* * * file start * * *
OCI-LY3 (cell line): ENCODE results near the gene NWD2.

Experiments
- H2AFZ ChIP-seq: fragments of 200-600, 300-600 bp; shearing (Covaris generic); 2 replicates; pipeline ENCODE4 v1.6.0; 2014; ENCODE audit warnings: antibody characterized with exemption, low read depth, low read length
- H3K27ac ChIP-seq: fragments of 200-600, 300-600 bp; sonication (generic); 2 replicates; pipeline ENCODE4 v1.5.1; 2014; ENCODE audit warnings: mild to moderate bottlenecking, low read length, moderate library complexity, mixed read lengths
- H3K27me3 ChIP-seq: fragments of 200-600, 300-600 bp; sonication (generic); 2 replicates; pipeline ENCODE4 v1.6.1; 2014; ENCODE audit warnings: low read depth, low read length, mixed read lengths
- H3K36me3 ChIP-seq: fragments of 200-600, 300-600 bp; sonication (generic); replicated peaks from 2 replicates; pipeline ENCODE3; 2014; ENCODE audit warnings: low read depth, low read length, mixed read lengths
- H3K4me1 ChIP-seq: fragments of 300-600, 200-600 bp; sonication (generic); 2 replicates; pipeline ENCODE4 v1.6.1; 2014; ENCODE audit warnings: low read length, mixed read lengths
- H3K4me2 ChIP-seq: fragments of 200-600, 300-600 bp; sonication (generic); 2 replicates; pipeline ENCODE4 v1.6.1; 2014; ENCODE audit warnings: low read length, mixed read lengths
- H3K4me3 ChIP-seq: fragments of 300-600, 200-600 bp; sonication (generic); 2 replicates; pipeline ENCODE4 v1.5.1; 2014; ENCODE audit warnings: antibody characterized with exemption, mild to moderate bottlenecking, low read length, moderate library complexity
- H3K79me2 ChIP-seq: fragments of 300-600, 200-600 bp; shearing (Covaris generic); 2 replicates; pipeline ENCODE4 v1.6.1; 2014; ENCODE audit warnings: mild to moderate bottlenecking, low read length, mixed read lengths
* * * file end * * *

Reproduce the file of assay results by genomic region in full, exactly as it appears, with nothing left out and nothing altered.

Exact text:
OCI-LY3 (cell line): ENCODE results near the gene NWD2.

Experiments
- H2AFZ ChIP-seq: fragments of 200-600, 300-600 bp; shearing (Covaris generic); 2 replicates; pipeline ENCODE4 v1.6.0; 2014; ENCODE audit warnings: antibody characterized with exemption, low read depth, low read length
- H3K27ac ChIP-seq: fragments of 200-600, 300-600 bp; sonication (generic); 2 replicates; pipeline ENCODE4 v1.5.1; 2014; ENCODE audit warnings: mild to moderate bottlenecking, low read length, moderate library complexity, mixed read lengths
- H3K27me3 ChIP-seq: fragments of 200-600, 300-600 bp; sonication (generic); 2 replicates; pipeline ENCODE4 v1.6.1; 2014; ENCODE audit warnings: low read depth, low read length, mixed read lengths
- H3K36me3 ChIP-seq: fragments of 200-600, 300-600 bp; sonication (generic); replicated peaks from 2 replicates; pipeline ENCODE3; 2014; ENCODE audit warnings: low read depth, low read length, mixed read lengths
- H3K4me1 ChIP-seq: fragments of 300-600, 200-600 bp; sonication (generic); 2 replicates; pipeline ENCODE4 v1.6.1; 2014; ENCODE audit warnings: low read length, mixed read lengths
- H3K4me2 ChIP-seq: fragments of 200-600, 300-600 bp; sonication (generic); 2 replicates; pipeline ENCODE4 v1.6.1; 2014; ENCODE audit warnings: low read length, mixed read lengths
- H3K4me3 ChIP-seq: fragments of 300-600, 200-600 bp; sonication (generic); 2 replicates; pipeline ENCODE4 v1.5.1; 2014; ENCODE audit warnings: antibody characterized with exemption, mild to moderate bottlenecking, low read length, moderate library complexity
- H3K79me2 ChIP-seq: fragments of 300-600, 200-600 bp; shearing (Covaris generic); 2 replicates; pipeline ENCODE4 v1.6.1; 2014; ENCODE audit warnings: mild to moderate bottlenecking, low read length, mixed read lengths